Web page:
Monday, December 11, 2017

Fire Island by John J. Stevens

April 1, 2011 by · Leave a Comment 

To have it all, to lose it, and then find a way to get it all back again is tough.  In Fire Island, a novel by John J. Stevens, a ship captain loses a leg, his son, and his ship in a matter of minutes. As compelling a story as that sounds, this novel set in 1857 New York is so much more than one captain’s saga.

Stevens tells the story of different people woven around a central theme of ships and the United States Lifesaving Service. Using historical facts, real people, and artistic license, the author draws you into a world where ships and the industry surrounding them mean different things to the men and women whose stories become meshed together, heading for a fight to the finish on Fire Island.

Moses Howland Grinnel was the owner of a trading company. From his perspective, the ships represented revenue and the growth of his company. His best captain was William Trask, who lived life as a sailor, savoring the open sea and navigating around the world before he suffered the tragedy that changed his life. To the “wreck masters” (I think of them as crooks) Frank Eck, Joe the Indian, and Supercargo Butler, ships were what they lured to their doom in order to steal their goods.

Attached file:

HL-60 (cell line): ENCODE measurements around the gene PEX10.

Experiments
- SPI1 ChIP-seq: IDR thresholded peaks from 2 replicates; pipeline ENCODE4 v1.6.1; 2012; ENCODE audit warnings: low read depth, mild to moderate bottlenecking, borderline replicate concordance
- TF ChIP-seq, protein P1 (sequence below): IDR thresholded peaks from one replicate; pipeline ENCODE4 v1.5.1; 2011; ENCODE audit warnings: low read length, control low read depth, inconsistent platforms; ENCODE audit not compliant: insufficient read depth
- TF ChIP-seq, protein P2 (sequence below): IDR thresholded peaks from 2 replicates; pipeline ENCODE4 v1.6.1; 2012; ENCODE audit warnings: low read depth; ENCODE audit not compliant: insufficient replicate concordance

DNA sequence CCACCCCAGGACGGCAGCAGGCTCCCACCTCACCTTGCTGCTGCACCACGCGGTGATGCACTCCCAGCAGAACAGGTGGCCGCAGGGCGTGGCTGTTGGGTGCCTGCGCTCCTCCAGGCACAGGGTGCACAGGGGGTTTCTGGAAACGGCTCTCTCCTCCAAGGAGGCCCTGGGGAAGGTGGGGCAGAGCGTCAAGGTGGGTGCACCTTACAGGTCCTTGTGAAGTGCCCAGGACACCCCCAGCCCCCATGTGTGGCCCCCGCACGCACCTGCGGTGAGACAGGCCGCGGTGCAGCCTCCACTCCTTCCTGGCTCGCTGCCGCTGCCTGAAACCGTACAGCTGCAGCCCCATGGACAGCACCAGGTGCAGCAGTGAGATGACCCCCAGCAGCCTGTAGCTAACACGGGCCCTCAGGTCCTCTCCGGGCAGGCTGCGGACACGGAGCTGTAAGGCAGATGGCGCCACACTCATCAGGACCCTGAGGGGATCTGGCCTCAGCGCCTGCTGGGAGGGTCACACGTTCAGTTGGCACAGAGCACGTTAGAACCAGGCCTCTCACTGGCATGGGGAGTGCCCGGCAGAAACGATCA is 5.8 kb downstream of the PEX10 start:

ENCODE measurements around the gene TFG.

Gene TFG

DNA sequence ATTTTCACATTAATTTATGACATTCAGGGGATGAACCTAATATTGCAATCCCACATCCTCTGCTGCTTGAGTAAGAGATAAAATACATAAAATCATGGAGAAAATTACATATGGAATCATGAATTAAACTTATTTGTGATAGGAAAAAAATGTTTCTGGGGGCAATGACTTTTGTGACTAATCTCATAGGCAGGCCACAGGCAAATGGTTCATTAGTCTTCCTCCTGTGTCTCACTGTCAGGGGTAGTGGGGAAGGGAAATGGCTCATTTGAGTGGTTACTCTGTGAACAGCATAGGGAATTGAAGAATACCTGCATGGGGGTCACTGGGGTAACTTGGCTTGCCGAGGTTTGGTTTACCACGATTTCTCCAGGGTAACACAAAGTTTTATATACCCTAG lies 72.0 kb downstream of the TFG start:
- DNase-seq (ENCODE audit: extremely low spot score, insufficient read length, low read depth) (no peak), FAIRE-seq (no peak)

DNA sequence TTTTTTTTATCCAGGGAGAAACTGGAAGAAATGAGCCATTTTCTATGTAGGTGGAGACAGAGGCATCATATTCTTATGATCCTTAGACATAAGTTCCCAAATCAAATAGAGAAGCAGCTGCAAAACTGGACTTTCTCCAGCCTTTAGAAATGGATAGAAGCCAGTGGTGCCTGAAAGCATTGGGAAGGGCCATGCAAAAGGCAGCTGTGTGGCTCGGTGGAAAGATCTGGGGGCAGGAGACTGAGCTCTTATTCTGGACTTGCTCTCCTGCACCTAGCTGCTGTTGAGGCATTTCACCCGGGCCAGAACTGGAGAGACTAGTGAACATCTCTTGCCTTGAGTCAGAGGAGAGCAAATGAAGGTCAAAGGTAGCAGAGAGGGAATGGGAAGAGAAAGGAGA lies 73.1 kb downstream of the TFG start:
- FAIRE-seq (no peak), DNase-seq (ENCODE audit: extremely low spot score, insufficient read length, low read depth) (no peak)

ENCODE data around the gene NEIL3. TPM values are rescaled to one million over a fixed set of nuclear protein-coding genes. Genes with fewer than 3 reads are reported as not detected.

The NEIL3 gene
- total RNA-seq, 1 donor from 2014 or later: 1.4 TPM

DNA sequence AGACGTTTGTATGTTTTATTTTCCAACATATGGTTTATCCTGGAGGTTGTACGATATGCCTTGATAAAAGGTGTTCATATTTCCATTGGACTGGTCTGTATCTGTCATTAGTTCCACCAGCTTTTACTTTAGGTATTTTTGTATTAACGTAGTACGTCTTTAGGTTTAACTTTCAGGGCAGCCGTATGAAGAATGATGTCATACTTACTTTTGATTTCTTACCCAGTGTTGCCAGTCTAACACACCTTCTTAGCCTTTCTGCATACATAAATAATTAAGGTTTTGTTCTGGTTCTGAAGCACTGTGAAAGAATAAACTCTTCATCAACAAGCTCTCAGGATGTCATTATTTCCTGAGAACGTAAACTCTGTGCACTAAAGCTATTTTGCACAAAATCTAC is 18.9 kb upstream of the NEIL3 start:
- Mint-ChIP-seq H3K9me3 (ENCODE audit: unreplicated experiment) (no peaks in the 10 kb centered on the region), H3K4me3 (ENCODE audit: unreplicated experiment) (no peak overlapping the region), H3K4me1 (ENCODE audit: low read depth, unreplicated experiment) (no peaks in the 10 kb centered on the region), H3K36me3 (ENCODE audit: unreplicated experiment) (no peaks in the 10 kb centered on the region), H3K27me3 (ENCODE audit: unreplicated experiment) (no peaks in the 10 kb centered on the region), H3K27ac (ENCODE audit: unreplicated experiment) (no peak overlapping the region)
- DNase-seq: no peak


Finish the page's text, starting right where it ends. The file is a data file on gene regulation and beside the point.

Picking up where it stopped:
On Fire Island, Cassandra Wolf and her assistant Dahlia make it their mission to aid wounded sailors.  Stationed on the island, at the Lone Hill Station of the Lifesaving Service, Joshua James, Elijah Slocum, Jeremiah Slocum, Jimmy Gilbert, Joseph Barker, Abraham Century, Thomas Mannering, and eventually Captain William Trask, stand ready to help ships in peril.

Stevens’ writing is clear and fun to read. The book is broken up into 51 separate, but eventually connected chapters, designed to bring life to this story and hold your interest as the plot develops. Not every writer can skillfully weave together shipwrecks, camaraderie, love, tragedy, loss, and promise, especially in a historical drama centered on ship captains and surf men, but Fire Island is an enjoyable success.  I really enjoyed how the novel paints the picture of what lives were like in 1857, and I would absolutely recommend it to anyone who loves boats, Long Island, or just a good book.

Excerpt from the novel:

“Trask lashed a coil of rope to his waist, and, without a word of farewell, clasped the hanging line, and jumped off and away from Audacious.

He immediately began swaying and twisting in the wind. But soon, he got his bearings, and, hand over hand, raised himself up into the mast. As he did, he reminded himself sternly not to look down. The churning morass waiting to engulf all falling objects would have chilled the courage of any man.”

Book Review by Sam Mines

is a graduate of Buffalo State College and a sports blogger for www.thescooppress.com and http://doublegsports.com. He’s actively seeking a career in sports media and welcomes any opportunity. He also aspires to acquire a huge boat.

Comments are closed.